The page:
Living with Enza: The Forgotten Story of Britain and the by M. Honigsbaum

By M. Honigsbaum

'Never because the Black dying has the sort of plague swept over the face of the world,' commented the days , '[and] by no means, probably, has a deadly disease been extra stoically accepted.' whilst the nice Influenza pandemic eventually ended, in April 1919, 228,000 humans in Britian on my own have been lifeless. This e-book tells the tale of the nice Influenza pandemic.

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Extra resources for Living with Enza: The Forgotten Story of Britain and the Great Flu Pandemic of 1918

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These mutations are known as ‘antigenic drift’. In addition, type A viruses can also ‘swap’ or reassort genetic material with other viruses. This process, known as ‘antigenic shift’, usually occurs when an avian or swine strain of influenza A exchanges genes with a human version of the virus, producing a completely new subtype. Inside the host, the eight RNA gene segments are shuffled randomly, like the symbols in the window of a slot machine. The result is a new virus that codes for proteins that may be new to the immune system and to which the body has no antibodies.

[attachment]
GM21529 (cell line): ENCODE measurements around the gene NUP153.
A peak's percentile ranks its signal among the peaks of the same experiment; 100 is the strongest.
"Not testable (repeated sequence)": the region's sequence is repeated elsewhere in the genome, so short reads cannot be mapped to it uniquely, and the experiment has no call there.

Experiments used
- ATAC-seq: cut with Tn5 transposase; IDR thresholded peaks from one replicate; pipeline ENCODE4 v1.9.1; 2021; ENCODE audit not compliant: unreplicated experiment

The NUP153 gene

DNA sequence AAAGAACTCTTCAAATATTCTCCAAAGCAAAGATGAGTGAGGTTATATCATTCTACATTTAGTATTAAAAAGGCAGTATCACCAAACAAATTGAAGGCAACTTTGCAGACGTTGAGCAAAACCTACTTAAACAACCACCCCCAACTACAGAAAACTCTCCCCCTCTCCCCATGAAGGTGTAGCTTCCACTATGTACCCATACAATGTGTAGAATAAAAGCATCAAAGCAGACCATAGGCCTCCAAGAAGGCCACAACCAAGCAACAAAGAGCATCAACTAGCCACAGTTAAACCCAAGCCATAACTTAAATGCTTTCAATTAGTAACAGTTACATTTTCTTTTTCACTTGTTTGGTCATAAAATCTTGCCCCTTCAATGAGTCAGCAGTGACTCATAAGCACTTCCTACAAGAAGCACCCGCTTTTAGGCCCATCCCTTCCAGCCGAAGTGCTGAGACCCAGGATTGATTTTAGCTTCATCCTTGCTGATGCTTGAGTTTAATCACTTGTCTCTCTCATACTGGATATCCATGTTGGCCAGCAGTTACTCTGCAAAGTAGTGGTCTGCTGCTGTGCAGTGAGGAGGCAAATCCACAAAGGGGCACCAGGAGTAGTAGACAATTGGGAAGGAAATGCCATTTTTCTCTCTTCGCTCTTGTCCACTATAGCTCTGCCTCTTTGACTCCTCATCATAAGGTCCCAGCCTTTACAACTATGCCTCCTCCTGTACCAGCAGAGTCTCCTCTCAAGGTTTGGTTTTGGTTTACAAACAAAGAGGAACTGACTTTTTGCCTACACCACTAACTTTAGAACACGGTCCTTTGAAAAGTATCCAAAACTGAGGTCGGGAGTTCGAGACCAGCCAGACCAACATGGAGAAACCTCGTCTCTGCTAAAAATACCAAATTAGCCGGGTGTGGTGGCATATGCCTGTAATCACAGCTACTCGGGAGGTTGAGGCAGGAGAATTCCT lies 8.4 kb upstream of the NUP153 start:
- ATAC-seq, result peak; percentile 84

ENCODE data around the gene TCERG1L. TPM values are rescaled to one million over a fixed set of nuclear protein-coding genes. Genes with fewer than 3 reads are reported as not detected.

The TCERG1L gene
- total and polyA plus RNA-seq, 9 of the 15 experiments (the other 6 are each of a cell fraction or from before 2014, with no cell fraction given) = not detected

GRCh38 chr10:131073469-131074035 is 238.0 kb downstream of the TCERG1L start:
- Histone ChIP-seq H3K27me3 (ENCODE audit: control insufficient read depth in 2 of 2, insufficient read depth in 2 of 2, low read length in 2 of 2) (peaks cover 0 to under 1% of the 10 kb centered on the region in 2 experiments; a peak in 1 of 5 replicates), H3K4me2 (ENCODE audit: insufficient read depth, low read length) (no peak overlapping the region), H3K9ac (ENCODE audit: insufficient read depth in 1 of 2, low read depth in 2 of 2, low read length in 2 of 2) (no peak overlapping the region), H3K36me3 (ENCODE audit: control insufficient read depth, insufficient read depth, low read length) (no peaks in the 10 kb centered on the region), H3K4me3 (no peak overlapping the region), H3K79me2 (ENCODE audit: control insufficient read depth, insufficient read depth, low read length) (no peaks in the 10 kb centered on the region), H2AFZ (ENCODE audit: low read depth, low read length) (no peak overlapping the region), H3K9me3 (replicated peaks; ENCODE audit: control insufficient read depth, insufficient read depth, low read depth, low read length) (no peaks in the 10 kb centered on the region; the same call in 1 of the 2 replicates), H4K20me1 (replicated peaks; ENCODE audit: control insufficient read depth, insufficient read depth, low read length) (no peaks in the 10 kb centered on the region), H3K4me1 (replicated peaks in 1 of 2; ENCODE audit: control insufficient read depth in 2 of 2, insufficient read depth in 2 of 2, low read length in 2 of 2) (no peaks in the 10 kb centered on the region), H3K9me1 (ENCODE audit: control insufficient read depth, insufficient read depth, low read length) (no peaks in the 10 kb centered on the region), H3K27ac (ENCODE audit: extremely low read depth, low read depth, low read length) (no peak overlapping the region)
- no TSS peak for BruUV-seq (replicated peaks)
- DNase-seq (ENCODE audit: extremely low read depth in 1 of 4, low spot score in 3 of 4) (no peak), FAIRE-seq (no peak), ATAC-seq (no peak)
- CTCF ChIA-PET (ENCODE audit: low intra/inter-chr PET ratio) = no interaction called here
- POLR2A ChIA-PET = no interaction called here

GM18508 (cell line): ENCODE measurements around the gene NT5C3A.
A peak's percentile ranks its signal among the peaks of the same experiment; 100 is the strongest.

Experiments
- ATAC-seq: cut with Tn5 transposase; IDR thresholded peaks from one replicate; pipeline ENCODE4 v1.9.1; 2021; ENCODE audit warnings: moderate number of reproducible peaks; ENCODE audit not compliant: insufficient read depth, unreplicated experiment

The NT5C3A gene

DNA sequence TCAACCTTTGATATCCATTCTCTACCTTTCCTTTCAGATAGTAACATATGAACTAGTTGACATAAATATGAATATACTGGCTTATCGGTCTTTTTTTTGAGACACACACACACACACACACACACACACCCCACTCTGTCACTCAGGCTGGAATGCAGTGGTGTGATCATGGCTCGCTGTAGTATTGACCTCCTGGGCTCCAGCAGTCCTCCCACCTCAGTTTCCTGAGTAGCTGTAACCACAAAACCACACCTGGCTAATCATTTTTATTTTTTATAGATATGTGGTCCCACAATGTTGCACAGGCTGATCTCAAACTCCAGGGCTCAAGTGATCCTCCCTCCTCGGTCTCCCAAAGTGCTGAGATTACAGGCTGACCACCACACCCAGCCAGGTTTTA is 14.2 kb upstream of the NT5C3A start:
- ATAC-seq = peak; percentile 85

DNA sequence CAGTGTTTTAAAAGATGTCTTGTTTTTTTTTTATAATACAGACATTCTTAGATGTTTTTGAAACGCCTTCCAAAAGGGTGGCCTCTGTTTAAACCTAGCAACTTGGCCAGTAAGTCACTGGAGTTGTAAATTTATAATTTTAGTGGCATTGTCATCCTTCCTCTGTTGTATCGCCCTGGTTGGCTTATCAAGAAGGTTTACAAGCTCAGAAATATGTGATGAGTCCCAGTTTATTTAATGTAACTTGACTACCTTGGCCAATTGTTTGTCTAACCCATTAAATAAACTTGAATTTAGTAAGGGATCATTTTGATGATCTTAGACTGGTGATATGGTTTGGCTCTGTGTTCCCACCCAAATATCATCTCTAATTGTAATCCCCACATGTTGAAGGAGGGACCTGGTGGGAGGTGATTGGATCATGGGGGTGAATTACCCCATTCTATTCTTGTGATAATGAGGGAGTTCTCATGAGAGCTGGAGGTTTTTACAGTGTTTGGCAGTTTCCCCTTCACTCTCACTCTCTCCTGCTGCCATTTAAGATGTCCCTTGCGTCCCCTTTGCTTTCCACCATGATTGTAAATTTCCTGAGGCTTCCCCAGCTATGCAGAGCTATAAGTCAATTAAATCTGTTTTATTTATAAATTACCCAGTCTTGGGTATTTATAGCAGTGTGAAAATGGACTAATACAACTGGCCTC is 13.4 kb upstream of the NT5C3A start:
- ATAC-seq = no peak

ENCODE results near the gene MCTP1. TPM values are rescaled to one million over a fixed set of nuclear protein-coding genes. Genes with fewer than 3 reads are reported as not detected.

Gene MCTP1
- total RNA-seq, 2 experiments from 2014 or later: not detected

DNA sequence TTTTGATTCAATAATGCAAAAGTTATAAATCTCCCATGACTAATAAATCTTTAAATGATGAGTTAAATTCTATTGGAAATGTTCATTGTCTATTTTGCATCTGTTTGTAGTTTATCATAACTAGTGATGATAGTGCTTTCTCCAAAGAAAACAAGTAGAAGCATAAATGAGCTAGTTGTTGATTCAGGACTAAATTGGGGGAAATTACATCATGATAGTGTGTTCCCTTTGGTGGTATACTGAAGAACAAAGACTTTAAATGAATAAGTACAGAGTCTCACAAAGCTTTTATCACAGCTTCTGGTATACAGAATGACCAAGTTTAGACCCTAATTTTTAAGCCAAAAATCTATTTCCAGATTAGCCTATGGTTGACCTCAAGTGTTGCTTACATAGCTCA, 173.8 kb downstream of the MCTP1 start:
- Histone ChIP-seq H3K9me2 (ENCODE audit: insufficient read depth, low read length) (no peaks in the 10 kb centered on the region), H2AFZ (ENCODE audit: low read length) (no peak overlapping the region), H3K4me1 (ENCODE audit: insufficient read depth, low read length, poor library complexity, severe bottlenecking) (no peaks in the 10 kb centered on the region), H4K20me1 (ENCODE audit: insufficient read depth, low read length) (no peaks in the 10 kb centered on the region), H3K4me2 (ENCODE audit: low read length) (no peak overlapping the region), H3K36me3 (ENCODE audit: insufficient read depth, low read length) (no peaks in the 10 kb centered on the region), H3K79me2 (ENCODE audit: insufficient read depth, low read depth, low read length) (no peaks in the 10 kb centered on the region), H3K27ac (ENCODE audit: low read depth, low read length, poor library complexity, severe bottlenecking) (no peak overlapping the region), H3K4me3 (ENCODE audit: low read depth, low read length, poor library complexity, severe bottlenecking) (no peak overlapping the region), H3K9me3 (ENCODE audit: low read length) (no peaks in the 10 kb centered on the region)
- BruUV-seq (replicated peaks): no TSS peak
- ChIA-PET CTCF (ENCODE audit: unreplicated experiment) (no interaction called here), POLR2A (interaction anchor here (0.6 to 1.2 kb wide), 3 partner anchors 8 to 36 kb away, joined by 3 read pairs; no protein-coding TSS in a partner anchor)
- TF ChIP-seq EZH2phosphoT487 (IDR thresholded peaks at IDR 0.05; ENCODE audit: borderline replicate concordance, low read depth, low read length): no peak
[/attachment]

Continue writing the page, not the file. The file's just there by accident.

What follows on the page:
The other critical factor may have been the presence of mustard and other mutagenic gases. Following the immense loss of life at the Battle of the Somme, the use of poison gas had become a strategic imperative for both the Allies and the Germans. Gases like phosgene and chlorine were not only capable of disabling and killing on contact, they also acted as soil prelude: Etaples, winter 1916–1918 23 contaminants denying valuable ground to the enemy. In all, it is estimated that some 150,000 tonnes of poison gases – the equivalent in weight to the cargo of a modern super-tanker – were dumped on the killing fields of Flanders and northern France during the last two years of the war, saturating the soil to the point where it became impossible for attacking troops to hold territory without large numbers having to retreat to hospitals with suppurating blisters and damaged lungs and eyes.

The name stuck not because Spain was the first country to be visited by influenza in the spring or because it was the only one where the flu was extensive. Rather, it was because newspaper proprietors in Britain and other belligerent countries were reluctant to give publicity to local flu outbreaks for fear of provoking a ‘civilian scare’. ’ From Spain, the disease spread throughout the Iberian peninsula. In May it also invaded Greece, Macedonia and Egypt, and in June sporadic outbreaks were reported in Germany, most likely as a result of soldiers returning from the Front.

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